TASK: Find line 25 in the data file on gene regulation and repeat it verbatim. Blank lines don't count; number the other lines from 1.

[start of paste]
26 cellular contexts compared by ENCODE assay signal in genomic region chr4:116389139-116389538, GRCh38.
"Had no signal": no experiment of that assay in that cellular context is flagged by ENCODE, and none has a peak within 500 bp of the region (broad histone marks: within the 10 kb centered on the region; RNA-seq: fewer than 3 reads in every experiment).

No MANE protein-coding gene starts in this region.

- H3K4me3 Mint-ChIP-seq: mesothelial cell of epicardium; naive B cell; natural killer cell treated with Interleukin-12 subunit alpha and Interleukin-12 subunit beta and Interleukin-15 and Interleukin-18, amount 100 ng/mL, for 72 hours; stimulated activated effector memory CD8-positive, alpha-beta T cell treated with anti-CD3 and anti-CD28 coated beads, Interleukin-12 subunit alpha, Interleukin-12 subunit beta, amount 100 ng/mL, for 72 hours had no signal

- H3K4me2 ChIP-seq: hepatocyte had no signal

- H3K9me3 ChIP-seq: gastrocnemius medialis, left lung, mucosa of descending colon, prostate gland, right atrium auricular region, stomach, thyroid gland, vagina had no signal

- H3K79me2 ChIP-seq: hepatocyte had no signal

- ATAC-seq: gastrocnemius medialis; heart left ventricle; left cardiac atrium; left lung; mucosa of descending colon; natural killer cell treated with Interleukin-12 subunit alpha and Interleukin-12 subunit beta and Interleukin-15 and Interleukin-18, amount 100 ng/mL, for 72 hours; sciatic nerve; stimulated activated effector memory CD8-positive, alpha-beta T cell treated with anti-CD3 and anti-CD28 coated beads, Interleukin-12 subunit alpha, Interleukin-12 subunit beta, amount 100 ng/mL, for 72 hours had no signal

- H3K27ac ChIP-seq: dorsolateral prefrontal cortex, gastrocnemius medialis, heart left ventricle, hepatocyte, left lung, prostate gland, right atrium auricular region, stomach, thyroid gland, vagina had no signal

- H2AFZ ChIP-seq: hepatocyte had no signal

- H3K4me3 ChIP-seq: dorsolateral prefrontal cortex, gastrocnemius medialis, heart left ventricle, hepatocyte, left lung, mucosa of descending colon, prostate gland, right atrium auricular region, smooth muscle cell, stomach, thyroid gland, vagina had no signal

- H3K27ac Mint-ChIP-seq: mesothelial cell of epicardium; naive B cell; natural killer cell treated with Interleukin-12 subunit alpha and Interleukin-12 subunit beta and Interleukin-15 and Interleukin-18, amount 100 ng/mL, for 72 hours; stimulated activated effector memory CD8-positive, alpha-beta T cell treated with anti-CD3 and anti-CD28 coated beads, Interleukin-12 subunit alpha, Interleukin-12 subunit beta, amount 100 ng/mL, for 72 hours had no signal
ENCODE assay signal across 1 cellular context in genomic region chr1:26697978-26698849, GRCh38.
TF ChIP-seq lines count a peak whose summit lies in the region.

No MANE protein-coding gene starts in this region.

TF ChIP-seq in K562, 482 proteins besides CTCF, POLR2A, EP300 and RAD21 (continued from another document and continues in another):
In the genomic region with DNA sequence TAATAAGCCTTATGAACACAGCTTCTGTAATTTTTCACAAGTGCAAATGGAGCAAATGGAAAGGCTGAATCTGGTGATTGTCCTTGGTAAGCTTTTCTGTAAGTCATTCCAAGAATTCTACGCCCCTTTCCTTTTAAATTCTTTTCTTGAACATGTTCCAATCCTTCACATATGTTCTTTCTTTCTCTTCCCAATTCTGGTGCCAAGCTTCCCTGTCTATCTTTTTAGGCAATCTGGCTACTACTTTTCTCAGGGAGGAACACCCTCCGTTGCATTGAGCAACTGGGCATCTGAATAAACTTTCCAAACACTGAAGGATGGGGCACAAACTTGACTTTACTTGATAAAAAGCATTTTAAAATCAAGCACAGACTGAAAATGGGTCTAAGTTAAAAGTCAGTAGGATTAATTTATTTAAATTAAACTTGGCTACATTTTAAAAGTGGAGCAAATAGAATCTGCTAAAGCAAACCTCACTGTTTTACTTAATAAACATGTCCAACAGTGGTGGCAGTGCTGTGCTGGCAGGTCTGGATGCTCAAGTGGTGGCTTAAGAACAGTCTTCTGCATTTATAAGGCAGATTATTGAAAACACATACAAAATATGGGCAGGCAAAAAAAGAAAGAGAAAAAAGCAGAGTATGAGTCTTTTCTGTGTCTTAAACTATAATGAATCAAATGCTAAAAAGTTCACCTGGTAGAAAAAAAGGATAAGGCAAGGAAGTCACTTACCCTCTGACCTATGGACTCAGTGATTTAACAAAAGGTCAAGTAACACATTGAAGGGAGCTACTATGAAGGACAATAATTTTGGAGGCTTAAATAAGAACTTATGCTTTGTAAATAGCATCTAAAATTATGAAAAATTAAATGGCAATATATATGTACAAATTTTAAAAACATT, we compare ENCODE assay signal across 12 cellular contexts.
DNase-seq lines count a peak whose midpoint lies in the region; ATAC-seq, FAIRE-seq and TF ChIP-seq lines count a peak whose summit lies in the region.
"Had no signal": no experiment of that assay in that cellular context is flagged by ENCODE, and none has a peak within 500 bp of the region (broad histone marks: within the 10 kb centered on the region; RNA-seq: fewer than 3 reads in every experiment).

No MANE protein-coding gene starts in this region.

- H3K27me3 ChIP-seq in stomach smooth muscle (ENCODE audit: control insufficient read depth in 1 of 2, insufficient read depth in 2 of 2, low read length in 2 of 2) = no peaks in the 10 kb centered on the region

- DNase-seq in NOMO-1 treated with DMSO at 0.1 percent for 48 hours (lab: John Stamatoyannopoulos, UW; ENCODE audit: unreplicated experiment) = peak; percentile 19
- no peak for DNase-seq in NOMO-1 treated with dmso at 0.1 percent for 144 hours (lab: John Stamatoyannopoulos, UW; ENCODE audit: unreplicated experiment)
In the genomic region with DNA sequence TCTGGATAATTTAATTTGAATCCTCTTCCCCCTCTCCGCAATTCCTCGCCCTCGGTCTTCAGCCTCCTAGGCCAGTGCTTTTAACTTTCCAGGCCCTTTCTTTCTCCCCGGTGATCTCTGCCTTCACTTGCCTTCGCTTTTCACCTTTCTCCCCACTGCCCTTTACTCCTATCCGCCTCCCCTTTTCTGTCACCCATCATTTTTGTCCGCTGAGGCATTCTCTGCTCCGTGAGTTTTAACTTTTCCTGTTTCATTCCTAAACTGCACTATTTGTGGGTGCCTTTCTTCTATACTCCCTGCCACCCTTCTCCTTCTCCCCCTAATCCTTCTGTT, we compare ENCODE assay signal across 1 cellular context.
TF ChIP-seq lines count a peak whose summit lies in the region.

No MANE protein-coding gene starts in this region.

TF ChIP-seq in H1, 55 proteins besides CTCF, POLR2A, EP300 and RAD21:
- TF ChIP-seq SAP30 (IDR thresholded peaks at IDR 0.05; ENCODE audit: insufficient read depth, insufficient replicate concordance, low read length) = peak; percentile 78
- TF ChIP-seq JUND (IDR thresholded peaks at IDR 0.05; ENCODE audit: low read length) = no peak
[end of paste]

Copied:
TF ChIP-seq lines count a peak whose summit lies in the region.